A vast amount of Australians live close to the waters (ocean, rivers, estuaries, lakes) so seafood and fish are a staple of most diets. Salmon, tuna, Moreton Bay Bugs,*** and prawns feature heavily in Australian restaurants…..but so are the fish farms here in Australia producing barramundi and oysters…. Yum Yum Fishing is one of the main forms of agriculture in the country. And did you know that Australia has one of the largest fishing zones in the world. ***pic of Bay Bug,,,is kinda like a lobster, but not really….normally served chilled and a delight at Christmas.
Takeaways which Americans call “Take Out” is a place that like a fast food but prepared to order mostly… Anything from fish and chips (french fries)…to Indian Curry. Oh and don’t forget the banger and mash (sausages with mash potatoes)
Fast food chains, like Subway, McDonald s, Burger King are advertising big on the telly (television) targeting the younger generation….Cheap as and well healthy…?? It is your choice. It has become apparent that now McDonald s has a new website. Telling everyone…. the big secret of their sauce. Wow now that is something… Where is it all going? You are what you eat….
There seems to be soooooo many cooking shows on the television…. where you look. learn to be that a top chef and well honestly. with the cost of eating out a a fine restaurant would set a couple out on a date at least $200.00 Most everything is alacarte…meaning the bread, butter, salad, and all the sides are extra…..We were given a $70 Christmas voucher gift and went to a fine dining restaurant and for $42.00 Australian the piece of beef filet they said was 250 grams before before grilled. It was quite sad really… The plate it sat on was huge and in a small tiny bowls was asparagus stalks (not the tips) with a few green beans…The meat shrunk down to the size a a 50 cent piece and that was being nice…And for $40.I managed one dozen of oysters…nothing else with it. Then with our $12.00 glass of champagne (half empty)….for 2 of us was $106.00… so we paid the difference..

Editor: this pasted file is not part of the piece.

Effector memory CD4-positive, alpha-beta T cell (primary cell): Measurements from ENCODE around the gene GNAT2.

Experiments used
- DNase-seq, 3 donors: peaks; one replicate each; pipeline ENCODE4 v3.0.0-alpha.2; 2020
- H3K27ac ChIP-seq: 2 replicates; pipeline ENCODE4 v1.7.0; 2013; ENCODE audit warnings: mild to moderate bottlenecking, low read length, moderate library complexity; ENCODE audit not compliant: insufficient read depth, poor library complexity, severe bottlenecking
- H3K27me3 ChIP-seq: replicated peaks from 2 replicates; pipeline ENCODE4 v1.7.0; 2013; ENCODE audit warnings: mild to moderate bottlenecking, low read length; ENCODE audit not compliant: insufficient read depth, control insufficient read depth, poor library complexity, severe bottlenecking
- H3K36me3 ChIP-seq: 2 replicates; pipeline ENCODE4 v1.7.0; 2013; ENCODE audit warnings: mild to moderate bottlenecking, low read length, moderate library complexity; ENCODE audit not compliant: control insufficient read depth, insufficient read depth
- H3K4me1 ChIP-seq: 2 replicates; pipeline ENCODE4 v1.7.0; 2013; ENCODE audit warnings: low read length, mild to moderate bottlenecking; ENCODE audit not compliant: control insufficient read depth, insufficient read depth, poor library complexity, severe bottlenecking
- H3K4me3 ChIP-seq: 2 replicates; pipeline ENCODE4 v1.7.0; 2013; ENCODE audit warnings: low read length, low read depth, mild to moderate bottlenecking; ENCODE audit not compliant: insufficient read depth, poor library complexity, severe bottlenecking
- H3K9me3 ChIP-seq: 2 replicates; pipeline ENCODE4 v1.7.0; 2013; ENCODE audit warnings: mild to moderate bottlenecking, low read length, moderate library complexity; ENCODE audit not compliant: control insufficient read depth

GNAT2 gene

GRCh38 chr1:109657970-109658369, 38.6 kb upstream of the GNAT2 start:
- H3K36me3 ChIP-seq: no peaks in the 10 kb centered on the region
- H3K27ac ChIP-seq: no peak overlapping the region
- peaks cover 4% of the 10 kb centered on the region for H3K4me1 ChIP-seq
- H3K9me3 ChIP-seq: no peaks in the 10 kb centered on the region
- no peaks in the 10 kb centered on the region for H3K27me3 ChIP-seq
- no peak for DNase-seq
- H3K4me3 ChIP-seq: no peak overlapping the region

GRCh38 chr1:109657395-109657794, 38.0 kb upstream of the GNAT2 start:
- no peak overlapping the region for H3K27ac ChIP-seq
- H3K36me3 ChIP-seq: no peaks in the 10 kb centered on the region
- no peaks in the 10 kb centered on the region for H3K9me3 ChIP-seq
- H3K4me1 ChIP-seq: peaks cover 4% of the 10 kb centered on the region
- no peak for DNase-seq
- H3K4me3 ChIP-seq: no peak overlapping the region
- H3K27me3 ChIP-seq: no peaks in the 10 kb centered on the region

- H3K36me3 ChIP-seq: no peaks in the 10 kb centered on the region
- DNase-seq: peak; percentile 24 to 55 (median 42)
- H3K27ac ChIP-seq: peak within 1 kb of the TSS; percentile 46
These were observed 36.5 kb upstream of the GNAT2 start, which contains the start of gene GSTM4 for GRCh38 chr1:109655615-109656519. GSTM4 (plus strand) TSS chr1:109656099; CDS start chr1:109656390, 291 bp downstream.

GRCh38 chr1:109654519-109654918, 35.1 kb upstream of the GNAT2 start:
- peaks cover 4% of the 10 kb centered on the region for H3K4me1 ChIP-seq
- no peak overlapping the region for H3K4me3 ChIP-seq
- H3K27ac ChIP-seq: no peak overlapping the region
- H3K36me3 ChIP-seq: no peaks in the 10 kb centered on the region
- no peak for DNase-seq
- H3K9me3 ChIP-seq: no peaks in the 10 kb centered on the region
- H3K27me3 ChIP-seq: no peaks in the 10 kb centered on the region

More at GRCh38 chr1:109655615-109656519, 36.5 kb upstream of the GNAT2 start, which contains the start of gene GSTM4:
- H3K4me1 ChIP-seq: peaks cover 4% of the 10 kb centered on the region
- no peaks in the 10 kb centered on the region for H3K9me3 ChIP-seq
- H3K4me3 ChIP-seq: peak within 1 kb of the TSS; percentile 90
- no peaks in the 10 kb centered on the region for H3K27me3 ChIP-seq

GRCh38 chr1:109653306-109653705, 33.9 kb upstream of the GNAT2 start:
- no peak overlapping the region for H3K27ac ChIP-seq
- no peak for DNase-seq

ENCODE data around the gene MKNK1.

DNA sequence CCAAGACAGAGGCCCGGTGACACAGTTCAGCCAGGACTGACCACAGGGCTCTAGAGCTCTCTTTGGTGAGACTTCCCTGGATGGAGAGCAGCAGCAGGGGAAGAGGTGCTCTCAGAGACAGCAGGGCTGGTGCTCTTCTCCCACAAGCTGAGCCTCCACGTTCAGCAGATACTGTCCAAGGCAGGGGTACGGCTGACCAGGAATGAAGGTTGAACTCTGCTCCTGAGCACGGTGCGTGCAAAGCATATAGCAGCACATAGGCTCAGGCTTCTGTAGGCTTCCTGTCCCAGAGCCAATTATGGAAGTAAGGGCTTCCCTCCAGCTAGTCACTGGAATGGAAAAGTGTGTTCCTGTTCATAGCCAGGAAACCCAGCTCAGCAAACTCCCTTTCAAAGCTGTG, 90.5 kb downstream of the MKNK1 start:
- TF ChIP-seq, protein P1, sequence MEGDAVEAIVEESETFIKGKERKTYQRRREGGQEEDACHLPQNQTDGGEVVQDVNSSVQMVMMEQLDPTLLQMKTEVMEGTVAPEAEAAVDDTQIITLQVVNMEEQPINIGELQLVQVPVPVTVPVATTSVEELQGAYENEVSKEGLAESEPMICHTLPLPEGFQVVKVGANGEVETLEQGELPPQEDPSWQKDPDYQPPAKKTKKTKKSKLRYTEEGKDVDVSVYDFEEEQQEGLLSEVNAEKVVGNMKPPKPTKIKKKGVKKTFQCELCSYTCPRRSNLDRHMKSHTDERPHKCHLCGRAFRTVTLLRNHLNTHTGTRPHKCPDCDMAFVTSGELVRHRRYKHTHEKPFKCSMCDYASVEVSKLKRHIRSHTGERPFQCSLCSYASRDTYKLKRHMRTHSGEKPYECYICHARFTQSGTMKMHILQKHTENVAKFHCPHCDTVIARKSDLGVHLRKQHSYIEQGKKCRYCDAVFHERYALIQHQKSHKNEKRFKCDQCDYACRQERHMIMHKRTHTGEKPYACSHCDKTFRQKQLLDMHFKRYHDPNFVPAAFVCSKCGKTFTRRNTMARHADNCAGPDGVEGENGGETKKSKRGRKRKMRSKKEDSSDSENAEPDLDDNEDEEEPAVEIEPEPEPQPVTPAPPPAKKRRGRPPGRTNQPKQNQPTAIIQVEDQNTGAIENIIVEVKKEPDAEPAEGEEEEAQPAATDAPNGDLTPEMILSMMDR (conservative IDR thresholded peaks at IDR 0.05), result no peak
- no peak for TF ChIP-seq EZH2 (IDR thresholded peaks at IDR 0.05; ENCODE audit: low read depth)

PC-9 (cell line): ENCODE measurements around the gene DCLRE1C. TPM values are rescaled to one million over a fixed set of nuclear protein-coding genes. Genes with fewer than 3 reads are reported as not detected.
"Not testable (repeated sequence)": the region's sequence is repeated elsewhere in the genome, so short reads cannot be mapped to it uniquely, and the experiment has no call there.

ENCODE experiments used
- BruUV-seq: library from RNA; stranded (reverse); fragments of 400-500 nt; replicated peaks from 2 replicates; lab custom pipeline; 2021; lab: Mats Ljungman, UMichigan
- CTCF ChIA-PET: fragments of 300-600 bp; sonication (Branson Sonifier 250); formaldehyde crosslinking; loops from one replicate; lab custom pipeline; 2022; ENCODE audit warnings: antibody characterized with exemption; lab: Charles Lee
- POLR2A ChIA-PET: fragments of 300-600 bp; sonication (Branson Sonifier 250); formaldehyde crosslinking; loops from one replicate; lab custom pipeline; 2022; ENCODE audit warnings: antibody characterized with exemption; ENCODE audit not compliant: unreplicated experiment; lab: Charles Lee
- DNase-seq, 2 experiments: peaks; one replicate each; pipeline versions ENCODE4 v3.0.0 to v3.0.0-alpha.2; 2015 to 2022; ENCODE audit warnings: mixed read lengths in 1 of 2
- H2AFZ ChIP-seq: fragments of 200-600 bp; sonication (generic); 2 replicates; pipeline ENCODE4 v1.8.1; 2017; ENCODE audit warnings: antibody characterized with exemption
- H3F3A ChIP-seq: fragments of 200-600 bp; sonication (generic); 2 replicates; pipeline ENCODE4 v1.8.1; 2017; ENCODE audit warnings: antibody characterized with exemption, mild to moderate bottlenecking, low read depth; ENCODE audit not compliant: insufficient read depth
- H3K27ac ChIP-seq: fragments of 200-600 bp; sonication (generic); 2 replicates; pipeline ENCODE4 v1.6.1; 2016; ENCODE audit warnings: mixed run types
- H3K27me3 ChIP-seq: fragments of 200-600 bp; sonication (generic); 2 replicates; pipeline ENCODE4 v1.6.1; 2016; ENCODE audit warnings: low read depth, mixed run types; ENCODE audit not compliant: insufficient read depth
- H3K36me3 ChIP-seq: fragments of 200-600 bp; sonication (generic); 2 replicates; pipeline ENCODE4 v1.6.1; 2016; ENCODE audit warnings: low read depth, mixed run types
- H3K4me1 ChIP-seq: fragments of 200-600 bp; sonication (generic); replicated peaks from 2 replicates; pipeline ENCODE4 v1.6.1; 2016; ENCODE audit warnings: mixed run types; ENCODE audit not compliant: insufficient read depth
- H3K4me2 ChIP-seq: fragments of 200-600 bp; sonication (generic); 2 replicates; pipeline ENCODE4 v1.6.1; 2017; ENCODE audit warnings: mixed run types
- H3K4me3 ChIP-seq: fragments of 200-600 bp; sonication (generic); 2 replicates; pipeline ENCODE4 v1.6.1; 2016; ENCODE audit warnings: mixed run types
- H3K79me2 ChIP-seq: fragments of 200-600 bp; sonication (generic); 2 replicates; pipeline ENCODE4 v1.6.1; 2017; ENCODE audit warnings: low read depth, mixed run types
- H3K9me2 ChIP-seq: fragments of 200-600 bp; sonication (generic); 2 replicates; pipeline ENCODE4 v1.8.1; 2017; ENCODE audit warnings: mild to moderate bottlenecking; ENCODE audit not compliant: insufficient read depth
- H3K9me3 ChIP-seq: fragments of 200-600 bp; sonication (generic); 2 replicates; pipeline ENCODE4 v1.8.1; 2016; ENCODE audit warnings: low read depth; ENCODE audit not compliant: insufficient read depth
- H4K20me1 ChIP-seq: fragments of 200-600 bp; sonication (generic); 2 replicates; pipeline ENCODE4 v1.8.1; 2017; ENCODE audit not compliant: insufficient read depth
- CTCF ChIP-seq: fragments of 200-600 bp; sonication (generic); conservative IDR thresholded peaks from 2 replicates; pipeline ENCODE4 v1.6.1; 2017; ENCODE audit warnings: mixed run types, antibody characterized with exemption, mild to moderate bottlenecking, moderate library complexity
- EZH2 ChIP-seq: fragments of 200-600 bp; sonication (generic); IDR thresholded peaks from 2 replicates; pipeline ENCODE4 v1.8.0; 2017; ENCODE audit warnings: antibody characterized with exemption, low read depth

The good news is as Australia is multicultural…. we have authentic Greek, Italian, Turkish and Chinese.And they are owner operators and true traditional food from their country. Not all restaurants are pricey. But it is to smart to ask questions…. As most menus do not have a photo of the meal (like in the USA) to tempt you…it is okay to ask…Australians are very friendly and helpful.
Expats who move to Australia will find that there are a number of foods which are unique to the country and which are very popular. Vegemite is similar to marmite and is used at breakfast time. Very smelly but after a few years, I developed a taste for it and I absolutely love Vegemite.
A Chiko Roll Consumption peaked in the late 1970s at 40 million per annum and in 2011 was down to 17 million..but similar to a spring roll and is served deep fried. I believe it may be because you really don’t know what it has in it…..Pavlova is considered to be a traditional Australian food although New Zealand also has a claim to its roots and the same applies to Anzac biscuits. For those who are out in the bush, ‘damper’ is a part of the traditional ‘bush tucker’. This is a type of soda bread which is used by travellers and is baked in the campfire coals.
All of Australia love their wine…and one of the worlds’s largest exporters of the drink.Most Australians will only drink Australia wine and I am one of them.I found when at an event….never ever refuse a wine…it is part of the culture…even if you just do small sips…..it is rude to be an outcast. After all “she will be right mate” …..x